To celebrate the occasion, the museum held a free birthday party.

Over the years, Snooty has proven to be invaluable in teaching scientists about conservation and education of the state's marine life.

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People
12:17 pm
Fri July 19, 2013

Florida Community Asks Mermaid To Swim Elsewhere

Jenna Conti, also known as Eden Sirene, before being asked to stay out of the water.
Courtesy of Bob Abruzzese

Originally published on Thu July 18, 2013 4:27 pm

Jenna Conti just wants to swim.

In her custom-made mermaid costume.

At the Fishhawk Ranch community pools in Tampa, Fla.

But rules are rules, the local development district board says. And the rules say no swim fins in the pools.

So Conti, or Eden Sirene as she's known when she swims, has been left high and dry.

She "just wanted to really show some magic here in Fishhawk," Conti says.

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Real Estate
11:40 am
Fri July 19, 2013

What Rising Interest Rates Mean For South Florida Real Estate

At the end of June, mortgage interest rates moved into the fours. Psychologically, the jump has given buyers an itch. Rates have surged since the U.S. Federal Reserve began to slow its purchases of U.S. government bonds on which market rates are based. Those purchases have kept interest rates at record lows. What does this mean if you're buying or selling in the local market?

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Health Care
7:28 am
Fri July 19, 2013

White House Muddles Obamacare Messaging — Again

President Obama walks off the stage after speaking about the Affordable Care Act during an event in the East Room of the White House on Thursday. Obama argued that the law is holding insurance companies accountable and putting money back into the pockets of consumers.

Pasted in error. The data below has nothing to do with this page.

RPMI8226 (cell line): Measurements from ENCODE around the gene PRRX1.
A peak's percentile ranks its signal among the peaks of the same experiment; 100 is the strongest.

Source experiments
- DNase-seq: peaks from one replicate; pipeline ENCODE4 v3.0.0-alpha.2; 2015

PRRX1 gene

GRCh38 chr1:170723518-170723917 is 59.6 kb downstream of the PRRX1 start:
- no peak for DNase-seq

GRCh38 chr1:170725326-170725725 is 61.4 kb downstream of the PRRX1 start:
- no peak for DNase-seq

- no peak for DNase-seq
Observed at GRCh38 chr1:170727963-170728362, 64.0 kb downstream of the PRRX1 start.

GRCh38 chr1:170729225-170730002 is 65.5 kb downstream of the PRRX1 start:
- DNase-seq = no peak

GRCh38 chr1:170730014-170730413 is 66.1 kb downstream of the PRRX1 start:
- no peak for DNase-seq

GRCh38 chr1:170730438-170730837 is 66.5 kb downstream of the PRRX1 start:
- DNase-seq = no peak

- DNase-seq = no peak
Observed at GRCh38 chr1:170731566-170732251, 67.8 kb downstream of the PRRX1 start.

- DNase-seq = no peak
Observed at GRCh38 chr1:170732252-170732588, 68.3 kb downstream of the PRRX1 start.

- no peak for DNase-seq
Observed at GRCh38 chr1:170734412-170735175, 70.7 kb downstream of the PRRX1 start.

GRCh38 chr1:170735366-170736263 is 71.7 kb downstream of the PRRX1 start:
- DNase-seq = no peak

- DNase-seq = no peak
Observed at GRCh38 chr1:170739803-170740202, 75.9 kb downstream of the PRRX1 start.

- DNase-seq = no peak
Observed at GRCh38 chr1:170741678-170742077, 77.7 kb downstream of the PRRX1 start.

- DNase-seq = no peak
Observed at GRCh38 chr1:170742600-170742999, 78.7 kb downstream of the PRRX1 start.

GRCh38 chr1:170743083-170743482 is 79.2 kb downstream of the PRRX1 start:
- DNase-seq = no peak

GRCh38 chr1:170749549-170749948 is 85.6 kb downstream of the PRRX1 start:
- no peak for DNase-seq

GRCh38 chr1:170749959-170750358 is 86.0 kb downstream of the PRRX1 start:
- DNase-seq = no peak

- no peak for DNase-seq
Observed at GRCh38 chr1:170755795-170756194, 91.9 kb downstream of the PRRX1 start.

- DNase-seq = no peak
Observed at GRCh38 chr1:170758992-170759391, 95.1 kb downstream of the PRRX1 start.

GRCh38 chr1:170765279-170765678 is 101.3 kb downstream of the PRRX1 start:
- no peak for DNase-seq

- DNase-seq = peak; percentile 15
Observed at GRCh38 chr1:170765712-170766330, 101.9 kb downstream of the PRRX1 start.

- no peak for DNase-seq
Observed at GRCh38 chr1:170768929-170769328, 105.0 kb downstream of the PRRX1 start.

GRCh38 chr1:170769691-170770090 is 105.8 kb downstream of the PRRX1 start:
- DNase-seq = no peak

Susan Walsh AP

Originally published on Sat July 20, 2013 6:13 am

This summer was supposed to be a time to reintroduce the public to the Affordable Care Act and teach people how to sign up for benefits this fall.

But that's not what's happening.

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Americas
6:15 pm
Thu July 18, 2013

Panama Charges North Korean Ship's Crew

View of what seems to be weapon parts aboard a North Korean-flagged ship on Tuesday.
Rodrigo Arangua AFP/Getty Images

Originally published on Thu July 18, 2013 11:57 am

The crew of a North Korean ship carrying a clandestine cargo of Cold War-era weapons from Cuba has been charged with endangering public security by Panamanian authorities, who seized the vessel earlier this week.

The North Korean vessel en route from Cuba was seized as it attempted to transit the Panama Canal.

According to the BBC:

"[Panamanian] Prosecutor Javier Caraballo accused the 35 crew members of endangering public security by illegally transporting war material.

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Zimmerman Trial
1:19 pm
Thu July 18, 2013

Trayvon Martin's Mom: Jury Should Have Blamed 'Responsible Adult'

Sybrina Fulton, the mother of Trayvon Martin, appears for an interview with NPR's Michel Martin at Tell Me More.
Doriane Raiman NPR

Originally published on Thu July 18, 2013 11:09 am

"How can you let the killer of an unarmed teen go free? What would your verdict ... have been had it been your child?"

That's what Trayvon Martin's father said when asked by Matt Lauer to address the jury that acquitted George Zimmerman in the shooting death of their 17-year-old son.

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Americas
4:12 pm
Wed July 17, 2013

Your Love Of Quinoa Is Good News For Andean Farmers

Farmer Geronimo Blanco shows his quinoa plants in Patamanta, Bolivia, in February. A burgeoning global demand for quinoa has led to a threefold price increase since 2006.
Juan Karita AP

Originally published on Wed July 17, 2013 6:15 pm

Quinoa lovers have been put on a bit of a guilt trip with stories suggesting that the increased demand in the U.S. has put the superfood out of reach for those living closest to where it's grown.

How can poor Bolivians in La Paz afford to pay three times more for quinoa than they would pay for rice, critics have asked?

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Zimmerman Trial
1:10 pm
Wed July 17, 2013

Will 'Stand Your Ground' Laws Stand Up To Scrutiny?

Originally published on Tue July 16, 2013 12:07 pm

Transcript

MICHEL MARTIN, HOST:

I'm Michel Martin and this is TELL ME MORE from NPR News. Later in the program we will speak with our money coach Alvin Hall about why you cannot take a break from watching your finances, no matter how hot it is. He'll have tips for a mid-year financial check-in. That's later in the program.